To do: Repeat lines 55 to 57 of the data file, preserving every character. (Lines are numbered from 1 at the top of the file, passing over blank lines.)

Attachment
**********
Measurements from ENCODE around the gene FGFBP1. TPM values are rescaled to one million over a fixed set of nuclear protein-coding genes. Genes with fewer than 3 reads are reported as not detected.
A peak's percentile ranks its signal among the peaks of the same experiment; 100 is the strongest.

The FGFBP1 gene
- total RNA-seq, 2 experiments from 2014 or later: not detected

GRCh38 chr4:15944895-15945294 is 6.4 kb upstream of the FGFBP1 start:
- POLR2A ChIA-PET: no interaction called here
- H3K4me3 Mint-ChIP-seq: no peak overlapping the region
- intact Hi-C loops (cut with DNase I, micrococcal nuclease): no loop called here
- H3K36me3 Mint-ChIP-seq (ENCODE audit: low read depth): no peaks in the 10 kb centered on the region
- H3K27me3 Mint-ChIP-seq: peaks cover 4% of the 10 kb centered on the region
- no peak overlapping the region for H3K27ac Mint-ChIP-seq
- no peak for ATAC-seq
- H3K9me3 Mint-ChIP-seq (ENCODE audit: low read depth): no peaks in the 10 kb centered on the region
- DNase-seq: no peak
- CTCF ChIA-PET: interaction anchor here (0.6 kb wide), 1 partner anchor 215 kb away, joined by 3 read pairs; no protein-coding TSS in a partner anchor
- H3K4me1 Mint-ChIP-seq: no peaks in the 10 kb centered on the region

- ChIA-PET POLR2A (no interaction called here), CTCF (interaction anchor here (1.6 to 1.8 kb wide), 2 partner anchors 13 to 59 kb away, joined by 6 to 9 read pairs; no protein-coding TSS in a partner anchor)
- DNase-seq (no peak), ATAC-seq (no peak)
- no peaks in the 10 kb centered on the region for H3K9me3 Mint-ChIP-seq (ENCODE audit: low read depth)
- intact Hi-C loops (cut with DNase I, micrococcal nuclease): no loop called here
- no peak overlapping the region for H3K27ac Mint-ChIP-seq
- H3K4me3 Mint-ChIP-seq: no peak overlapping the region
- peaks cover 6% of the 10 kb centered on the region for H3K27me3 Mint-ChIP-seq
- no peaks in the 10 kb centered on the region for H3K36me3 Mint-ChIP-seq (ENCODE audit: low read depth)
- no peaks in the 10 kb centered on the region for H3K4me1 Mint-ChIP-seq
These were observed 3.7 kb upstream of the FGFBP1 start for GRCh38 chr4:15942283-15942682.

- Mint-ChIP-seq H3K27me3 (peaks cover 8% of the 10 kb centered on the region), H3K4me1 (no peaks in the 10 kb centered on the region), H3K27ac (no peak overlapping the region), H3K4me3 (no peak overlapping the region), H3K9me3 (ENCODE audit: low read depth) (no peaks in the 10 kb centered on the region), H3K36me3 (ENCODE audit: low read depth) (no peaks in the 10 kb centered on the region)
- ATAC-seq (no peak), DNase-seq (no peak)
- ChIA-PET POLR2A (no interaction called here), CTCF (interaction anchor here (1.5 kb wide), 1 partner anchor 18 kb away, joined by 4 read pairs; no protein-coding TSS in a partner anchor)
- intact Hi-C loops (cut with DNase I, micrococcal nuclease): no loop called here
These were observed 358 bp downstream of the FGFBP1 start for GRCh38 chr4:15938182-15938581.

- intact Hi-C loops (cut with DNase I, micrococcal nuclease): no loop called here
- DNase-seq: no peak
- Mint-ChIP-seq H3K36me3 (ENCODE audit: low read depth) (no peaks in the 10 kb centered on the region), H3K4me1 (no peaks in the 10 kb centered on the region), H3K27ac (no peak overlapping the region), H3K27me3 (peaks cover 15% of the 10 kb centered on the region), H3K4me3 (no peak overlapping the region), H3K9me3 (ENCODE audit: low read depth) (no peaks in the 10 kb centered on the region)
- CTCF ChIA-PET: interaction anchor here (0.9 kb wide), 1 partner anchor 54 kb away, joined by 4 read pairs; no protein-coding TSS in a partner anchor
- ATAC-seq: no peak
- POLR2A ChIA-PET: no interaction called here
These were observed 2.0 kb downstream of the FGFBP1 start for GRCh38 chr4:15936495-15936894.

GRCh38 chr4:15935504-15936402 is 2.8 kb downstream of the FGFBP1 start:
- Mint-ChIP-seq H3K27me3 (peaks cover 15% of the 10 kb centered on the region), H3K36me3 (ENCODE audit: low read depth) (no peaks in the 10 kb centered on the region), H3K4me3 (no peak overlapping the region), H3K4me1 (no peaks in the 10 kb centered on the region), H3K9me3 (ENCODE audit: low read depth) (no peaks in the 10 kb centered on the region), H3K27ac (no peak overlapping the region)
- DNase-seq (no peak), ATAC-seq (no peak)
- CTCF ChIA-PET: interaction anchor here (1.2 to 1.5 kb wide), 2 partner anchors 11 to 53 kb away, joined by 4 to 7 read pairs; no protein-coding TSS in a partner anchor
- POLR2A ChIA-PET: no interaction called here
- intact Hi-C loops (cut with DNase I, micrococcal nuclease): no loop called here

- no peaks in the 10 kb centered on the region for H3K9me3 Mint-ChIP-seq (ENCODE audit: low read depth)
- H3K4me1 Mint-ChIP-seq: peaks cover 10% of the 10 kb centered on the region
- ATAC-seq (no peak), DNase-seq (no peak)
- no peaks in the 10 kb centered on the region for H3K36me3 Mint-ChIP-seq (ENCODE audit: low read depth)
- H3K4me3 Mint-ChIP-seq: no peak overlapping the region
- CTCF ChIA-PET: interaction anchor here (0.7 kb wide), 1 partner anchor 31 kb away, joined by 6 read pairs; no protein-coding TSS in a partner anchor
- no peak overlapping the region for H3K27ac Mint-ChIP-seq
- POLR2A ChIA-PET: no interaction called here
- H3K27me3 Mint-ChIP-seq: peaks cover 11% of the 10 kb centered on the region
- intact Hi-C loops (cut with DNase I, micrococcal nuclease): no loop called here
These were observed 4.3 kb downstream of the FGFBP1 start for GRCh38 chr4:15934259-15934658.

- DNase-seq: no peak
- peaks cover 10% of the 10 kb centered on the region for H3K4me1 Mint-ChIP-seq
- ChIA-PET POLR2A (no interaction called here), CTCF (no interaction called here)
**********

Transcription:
These were observed 4.3 kb downstream of the FGFBP1 start for GRCh38 chr4:15934259-15934658.

- DNase-seq: no peak
- peaks cover 10% of the 10 kb centered on the region for H3K4me1 Mint-ChIP-seq